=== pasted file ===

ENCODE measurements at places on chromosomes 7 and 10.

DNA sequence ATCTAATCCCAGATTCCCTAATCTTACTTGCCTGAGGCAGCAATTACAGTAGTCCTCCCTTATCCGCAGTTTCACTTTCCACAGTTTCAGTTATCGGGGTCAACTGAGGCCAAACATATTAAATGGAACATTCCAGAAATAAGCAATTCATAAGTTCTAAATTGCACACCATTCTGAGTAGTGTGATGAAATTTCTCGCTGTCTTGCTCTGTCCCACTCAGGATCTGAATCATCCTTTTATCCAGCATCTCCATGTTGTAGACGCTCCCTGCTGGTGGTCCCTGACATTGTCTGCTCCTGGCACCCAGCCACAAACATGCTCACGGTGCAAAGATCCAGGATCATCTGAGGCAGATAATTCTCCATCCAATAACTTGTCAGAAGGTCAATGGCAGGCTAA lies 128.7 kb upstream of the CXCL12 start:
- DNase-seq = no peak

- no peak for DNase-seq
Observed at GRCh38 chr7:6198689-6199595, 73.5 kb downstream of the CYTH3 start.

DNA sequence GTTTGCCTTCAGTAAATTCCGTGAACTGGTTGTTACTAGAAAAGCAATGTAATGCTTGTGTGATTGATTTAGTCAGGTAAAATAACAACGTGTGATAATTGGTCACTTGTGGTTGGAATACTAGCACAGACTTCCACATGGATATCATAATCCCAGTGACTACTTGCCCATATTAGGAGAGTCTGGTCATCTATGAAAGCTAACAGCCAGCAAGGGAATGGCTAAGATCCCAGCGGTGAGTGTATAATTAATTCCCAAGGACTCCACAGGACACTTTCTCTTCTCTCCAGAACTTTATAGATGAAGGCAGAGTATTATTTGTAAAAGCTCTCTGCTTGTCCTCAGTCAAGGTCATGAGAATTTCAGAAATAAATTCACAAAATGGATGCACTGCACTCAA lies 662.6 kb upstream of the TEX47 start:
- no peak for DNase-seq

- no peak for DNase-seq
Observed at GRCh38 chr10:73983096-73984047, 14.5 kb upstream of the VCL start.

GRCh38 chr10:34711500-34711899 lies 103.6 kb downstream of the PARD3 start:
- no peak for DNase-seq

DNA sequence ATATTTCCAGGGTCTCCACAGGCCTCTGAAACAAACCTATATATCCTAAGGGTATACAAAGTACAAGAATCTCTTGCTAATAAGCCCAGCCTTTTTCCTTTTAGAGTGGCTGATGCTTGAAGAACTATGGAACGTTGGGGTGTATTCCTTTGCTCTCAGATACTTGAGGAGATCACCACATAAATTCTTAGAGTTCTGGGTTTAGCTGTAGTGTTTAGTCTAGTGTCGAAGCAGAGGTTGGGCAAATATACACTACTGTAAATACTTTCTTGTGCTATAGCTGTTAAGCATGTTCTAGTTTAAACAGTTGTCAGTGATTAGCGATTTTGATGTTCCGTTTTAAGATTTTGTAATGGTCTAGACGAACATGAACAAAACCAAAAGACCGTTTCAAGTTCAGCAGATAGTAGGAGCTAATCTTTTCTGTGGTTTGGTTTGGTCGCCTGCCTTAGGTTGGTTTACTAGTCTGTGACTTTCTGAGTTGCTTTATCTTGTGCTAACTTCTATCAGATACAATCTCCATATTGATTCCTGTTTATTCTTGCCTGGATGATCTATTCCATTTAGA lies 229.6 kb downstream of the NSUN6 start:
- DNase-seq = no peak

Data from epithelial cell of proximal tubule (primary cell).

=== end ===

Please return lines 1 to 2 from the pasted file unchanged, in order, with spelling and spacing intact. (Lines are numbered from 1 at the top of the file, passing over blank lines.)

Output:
ENCODE measurements at places on chromosomes 7 and 10.

DNA sequence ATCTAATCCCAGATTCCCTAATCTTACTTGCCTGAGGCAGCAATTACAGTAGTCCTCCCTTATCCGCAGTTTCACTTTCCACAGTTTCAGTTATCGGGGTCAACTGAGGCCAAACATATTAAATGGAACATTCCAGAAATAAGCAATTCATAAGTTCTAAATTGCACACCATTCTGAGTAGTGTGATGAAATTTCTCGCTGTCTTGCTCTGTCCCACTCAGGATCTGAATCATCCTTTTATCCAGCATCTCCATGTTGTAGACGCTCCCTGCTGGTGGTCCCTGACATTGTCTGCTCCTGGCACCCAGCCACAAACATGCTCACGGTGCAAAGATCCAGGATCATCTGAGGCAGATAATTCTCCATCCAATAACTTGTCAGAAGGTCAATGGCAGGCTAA lies 128.7 kb upstream of the CXCL12 start: